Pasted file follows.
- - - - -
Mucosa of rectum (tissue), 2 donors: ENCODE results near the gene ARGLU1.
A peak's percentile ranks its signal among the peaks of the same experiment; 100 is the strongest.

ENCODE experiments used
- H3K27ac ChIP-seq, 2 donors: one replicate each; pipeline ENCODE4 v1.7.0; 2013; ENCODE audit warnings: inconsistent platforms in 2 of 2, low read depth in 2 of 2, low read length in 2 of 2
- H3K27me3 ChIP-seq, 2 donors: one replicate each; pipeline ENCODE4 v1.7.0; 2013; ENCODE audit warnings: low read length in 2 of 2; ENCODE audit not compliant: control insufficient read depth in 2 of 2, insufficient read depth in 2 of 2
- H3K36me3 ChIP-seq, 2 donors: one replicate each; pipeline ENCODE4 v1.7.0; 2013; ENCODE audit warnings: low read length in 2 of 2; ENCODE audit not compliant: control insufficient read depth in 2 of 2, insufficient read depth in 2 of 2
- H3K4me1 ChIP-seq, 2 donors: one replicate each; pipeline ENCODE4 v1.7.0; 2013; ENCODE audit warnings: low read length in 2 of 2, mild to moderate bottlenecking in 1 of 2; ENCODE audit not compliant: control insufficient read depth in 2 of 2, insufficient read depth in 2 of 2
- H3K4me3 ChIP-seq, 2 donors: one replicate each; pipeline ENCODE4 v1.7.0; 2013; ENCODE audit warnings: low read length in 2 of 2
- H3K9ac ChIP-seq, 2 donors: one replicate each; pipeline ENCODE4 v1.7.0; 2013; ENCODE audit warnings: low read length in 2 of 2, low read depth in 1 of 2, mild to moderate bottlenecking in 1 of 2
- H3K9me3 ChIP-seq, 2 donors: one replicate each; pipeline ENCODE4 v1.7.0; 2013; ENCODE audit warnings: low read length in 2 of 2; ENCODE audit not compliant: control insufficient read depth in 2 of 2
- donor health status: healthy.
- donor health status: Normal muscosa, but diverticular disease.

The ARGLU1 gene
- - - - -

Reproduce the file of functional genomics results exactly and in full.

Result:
Mucosa of rectum (tissue), 2 donors: ENCODE results near the gene ARGLU1.
A peak's percentile ranks its signal among the peaks of the same experiment; 100 is the strongest.

ENCODE experiments used
- H3K27ac ChIP-seq, 2 donors: one replicate each; pipeline ENCODE4 v1.7.0; 2013; ENCODE audit warnings: inconsistent platforms in 2 of 2, low read depth in 2 of 2, low read length in 2 of 2
- H3K27me3 ChIP-seq, 2 donors: one replicate each; pipeline ENCODE4 v1.7.0; 2013; ENCODE audit warnings: low read length in 2 of 2; ENCODE audit not compliant: control insufficient read depth in 2 of 2, insufficient read depth in 2 of 2
- H3K36me3 ChIP-seq, 2 donors: one replicate each; pipeline ENCODE4 v1.7.0; 2013; ENCODE audit warnings: low read length in 2 of 2; ENCODE audit not compliant: control insufficient read depth in 2 of 2, insufficient read depth in 2 of 2
- H3K4me1 ChIP-seq, 2 donors: one replicate each; pipeline ENCODE4 v1.7.0; 2013; ENCODE audit warnings: low read length in 2 of 2, mild to moderate bottlenecking in 1 of 2; ENCODE audit not compliant: control insufficient read depth in 2 of 2, insufficient read depth in 2 of 2
- H3K4me3 ChIP-seq, 2 donors: one replicate each; pipeline ENCODE4 v1.7.0; 2013; ENCODE audit warnings: low read length in 2 of 2
- H3K9ac ChIP-seq, 2 donors: one replicate each; pipeline ENCODE4 v1.7.0; 2013; ENCODE audit warnings: low read length in 2 of 2, low read depth in 1 of 2, mild to moderate bottlenecking in 1 of 2
- H3K9me3 ChIP-seq, 2 donors: one replicate each; pipeline ENCODE4 v1.7.0; 2013; ENCODE audit warnings: low read length in 2 of 2; ENCODE audit not compliant: control insufficient read depth in 2 of 2
- donor health status: healthy.
- donor health status: Normal muscosa, but diverticular disease.

The ARGLU1 gene